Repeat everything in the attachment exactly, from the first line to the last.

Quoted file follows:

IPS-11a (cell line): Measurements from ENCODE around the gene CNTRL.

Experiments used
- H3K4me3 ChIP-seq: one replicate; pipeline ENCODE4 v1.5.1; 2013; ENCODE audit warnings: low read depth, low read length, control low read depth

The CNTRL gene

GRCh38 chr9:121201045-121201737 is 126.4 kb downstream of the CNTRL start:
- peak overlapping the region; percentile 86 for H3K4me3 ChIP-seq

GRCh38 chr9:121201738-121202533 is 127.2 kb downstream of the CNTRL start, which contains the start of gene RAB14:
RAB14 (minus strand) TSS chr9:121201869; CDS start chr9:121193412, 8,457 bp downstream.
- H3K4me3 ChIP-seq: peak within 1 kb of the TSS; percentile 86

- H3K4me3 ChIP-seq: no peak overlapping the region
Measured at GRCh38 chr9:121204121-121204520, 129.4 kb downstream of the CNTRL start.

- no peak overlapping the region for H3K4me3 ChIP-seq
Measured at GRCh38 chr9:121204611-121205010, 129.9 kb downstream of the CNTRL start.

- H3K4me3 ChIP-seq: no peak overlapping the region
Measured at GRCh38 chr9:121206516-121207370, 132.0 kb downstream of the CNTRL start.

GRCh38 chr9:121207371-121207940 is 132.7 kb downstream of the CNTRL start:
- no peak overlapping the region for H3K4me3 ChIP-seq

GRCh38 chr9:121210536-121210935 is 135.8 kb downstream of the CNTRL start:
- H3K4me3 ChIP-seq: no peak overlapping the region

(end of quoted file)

IPS-11a (cell line): Measurements from ENCODE around the gene CNTRL.

Experiments used
- H3K4me3 ChIP-seq: one replicate; pipeline ENCODE4 v1.5.1; 2013; ENCODE audit warnings: low read depth, low read length, control low read depth

The CNTRL gene

GRCh38 chr9:121201045-121201737 is 126.4 kb downstream of the CNTRL start:
- peak overlapping the region; percentile 86 for H3K4me3 ChIP-seq

GRCh38 chr9:121201738-121202533 is 127.2 kb downstream of the CNTRL start, which contains the start of gene RAB14:
RAB14 (minus strand) TSS chr9:121201869; CDS start chr9:121193412, 8,457 bp downstream.
- H3K4me3 ChIP-seq: peak within 1 kb of the TSS; percentile 86

- H3K4me3 ChIP-seq: no peak overlapping the region
Measured at GRCh38 chr9:121204121-121204520, 129.4 kb downstream of the CNTRL start.

- no peak overlapping the region for H3K4me3 ChIP-seq
Measured at GRCh38 chr9:121204611-121205010, 129.9 kb downstream of the CNTRL start.

- H3K4me3 ChIP-seq: no peak overlapping the region
Measured at GRCh38 chr9:121206516-121207370, 132.0 kb downstream of the CNTRL start.

GRCh38 chr9:121207371-121207940 is 132.7 kb downstream of the CNTRL start:
- no peak overlapping the region for H3K4me3 ChIP-seq

GRCh38 chr9:121210536-121210935 is 135.8 kb downstream of the CNTRL start:
- H3K4me3 ChIP-seq: no peak overlapping the region